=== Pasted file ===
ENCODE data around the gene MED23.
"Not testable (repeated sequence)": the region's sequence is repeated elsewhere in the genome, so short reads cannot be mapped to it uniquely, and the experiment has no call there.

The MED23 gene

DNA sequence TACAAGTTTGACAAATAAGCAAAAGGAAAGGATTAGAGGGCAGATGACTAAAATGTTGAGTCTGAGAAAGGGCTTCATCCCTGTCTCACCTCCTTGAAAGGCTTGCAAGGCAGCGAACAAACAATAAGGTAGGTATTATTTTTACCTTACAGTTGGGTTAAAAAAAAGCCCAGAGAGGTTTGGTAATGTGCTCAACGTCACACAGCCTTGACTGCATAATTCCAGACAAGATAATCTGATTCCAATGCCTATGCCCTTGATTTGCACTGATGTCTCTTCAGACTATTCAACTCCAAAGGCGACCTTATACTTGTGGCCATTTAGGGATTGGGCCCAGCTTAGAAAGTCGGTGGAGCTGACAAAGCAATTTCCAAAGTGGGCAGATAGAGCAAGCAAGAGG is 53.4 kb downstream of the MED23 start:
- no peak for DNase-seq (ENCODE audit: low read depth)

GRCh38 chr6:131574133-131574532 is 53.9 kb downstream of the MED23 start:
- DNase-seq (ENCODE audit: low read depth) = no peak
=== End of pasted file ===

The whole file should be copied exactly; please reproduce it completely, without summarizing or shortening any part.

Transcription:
ENCODE data around the gene MED23.
"Not testable (repeated sequence)": the region's sequence is repeated elsewhere in the genome, so short reads cannot be mapped to it uniquely, and the experiment has no call there.

The MED23 gene

DNA sequence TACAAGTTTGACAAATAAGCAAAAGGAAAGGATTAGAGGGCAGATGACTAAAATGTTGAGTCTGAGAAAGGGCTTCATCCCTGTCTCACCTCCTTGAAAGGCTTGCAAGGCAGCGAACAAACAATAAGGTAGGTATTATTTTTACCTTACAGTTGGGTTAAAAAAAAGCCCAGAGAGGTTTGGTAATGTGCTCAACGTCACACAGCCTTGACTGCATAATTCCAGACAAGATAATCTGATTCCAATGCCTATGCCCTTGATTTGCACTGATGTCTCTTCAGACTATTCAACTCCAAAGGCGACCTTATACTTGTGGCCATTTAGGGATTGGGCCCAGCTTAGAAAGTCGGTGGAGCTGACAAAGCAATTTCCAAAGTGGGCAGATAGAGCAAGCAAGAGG is 53.4 kb downstream of the MED23 start:
- no peak for DNase-seq (ENCODE audit: low read depth)

GRCh38 chr6:131574133-131574532 is 53.9 kb downstream of the MED23 start:
- DNase-seq (ENCODE audit: low read depth) = no peak